The Kingsmen in Kingston?
Ok maybe not, but I confess the image did come to mind when I heard this story about the long unlikely love-affair Jamaicans have with country music. For a taste, check out Beres Hammond’s cover of “He Stopped Loving Her Today.” In the story, there’s also a cover of “The Gambler.” I’m smitten.
This stuff brings a smile to my face, for some reason. I think that unlike most covers, these not only reimagine the music but reconceive its cultural value. At least when I hear it, it’s as if my rural, culturally southern, Baptist childhood and all the social threads woven into that music and place and world have been transported and resituated to the Caribbean - somehow the same and totally different all at once.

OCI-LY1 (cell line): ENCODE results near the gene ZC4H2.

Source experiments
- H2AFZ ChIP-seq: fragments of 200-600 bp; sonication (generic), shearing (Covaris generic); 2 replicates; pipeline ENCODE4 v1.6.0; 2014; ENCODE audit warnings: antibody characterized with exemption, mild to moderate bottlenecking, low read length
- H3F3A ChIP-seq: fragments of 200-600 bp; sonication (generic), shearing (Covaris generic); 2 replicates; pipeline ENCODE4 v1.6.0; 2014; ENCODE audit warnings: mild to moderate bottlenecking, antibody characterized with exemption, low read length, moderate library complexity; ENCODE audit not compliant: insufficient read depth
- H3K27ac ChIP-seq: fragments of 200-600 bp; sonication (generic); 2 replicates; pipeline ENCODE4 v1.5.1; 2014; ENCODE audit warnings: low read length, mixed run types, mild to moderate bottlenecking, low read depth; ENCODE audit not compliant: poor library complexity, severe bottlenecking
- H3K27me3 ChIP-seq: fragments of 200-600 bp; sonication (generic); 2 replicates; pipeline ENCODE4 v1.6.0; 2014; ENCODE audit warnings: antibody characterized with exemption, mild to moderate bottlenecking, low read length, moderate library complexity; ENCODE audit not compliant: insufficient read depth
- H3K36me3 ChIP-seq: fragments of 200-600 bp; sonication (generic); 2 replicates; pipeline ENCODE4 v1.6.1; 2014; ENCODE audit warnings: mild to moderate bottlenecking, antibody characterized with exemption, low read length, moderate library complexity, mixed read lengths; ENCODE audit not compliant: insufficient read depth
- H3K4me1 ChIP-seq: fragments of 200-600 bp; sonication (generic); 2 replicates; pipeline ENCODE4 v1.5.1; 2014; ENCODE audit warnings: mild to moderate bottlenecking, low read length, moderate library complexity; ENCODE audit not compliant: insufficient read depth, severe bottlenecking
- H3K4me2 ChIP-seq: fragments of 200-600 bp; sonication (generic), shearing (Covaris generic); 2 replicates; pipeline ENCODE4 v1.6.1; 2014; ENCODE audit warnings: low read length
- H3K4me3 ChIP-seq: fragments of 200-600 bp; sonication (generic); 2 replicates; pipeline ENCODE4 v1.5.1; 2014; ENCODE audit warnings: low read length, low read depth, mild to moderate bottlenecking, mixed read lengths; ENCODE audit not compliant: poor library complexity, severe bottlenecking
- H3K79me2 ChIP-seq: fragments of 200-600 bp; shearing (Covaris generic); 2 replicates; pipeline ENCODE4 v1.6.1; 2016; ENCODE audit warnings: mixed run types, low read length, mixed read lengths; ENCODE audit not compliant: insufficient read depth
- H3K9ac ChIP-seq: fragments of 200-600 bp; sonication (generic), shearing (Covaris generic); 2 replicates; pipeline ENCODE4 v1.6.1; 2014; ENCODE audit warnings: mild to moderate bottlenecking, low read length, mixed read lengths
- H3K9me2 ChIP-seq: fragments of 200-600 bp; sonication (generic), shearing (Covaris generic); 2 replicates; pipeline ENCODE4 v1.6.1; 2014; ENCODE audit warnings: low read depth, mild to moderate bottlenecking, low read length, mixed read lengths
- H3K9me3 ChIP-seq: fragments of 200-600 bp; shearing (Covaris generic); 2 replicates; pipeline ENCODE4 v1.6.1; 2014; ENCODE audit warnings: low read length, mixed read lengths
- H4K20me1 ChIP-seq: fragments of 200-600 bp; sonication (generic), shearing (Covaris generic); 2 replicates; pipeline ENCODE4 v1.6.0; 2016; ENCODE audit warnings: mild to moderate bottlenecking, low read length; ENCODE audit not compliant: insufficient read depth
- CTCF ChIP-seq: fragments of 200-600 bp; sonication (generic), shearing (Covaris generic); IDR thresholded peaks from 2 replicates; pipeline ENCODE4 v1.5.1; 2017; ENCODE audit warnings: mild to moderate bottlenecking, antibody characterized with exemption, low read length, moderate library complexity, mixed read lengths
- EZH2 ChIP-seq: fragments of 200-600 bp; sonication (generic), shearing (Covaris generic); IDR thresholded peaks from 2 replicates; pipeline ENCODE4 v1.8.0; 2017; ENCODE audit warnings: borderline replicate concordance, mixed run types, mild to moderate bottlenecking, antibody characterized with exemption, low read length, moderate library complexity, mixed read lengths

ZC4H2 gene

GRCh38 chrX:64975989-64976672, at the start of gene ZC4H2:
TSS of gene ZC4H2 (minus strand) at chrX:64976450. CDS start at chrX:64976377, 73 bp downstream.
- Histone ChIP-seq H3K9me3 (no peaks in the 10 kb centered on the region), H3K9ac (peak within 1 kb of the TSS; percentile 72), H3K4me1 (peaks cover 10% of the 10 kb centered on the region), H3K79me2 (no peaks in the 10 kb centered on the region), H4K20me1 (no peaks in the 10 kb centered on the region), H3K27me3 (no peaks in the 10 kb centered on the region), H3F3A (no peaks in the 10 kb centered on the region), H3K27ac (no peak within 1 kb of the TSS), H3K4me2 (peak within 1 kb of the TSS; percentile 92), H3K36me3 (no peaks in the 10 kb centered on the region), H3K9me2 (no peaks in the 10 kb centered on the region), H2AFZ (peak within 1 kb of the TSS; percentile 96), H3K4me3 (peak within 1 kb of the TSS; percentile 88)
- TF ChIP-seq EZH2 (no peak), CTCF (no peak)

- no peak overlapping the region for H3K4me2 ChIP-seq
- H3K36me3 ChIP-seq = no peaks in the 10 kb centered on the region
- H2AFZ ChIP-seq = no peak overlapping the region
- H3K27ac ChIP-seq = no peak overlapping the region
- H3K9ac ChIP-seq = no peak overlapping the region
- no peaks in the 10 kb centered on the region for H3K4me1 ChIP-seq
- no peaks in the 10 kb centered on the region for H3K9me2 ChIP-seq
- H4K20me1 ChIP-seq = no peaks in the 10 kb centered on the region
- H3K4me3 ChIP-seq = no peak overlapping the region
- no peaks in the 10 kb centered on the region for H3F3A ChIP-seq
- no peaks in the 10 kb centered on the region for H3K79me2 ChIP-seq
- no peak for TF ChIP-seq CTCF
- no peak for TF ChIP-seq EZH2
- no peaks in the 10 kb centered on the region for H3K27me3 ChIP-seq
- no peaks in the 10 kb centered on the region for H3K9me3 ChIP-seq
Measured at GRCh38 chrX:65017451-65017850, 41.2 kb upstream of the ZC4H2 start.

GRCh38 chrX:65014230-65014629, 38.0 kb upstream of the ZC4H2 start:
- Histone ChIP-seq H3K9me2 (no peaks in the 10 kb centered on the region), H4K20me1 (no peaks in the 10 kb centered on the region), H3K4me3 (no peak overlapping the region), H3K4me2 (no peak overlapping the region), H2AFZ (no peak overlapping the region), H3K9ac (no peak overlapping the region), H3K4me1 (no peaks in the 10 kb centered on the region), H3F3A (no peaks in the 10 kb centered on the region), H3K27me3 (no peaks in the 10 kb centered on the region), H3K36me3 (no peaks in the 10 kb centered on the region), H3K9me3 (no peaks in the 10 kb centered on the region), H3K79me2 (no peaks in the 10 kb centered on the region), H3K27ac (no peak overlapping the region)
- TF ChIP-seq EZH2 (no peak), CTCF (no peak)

But of course your mileage may vary.
Anyway, the story notes that part of the appeal here is the quasi-universal power of good storytelling and, more to the point, the deep strain of sentimentality and love of schmaltz running through Jamaican culture.
And this is where my title comes in. Given the sentimentality and the fairly significant strain of pious, charismatic evangelical heart religion in the Jamaica, maybe Peg and the Perrys or the K-men and a few other groups who have (historically, at least) had a knack for good gospel balladeering in the three-hanky special stryle should try a tour of the islands, eh mohn?
If not, I’d settle for Beres Hammond covering “Tears Will Never Stain the Streets of that City.”Email this Post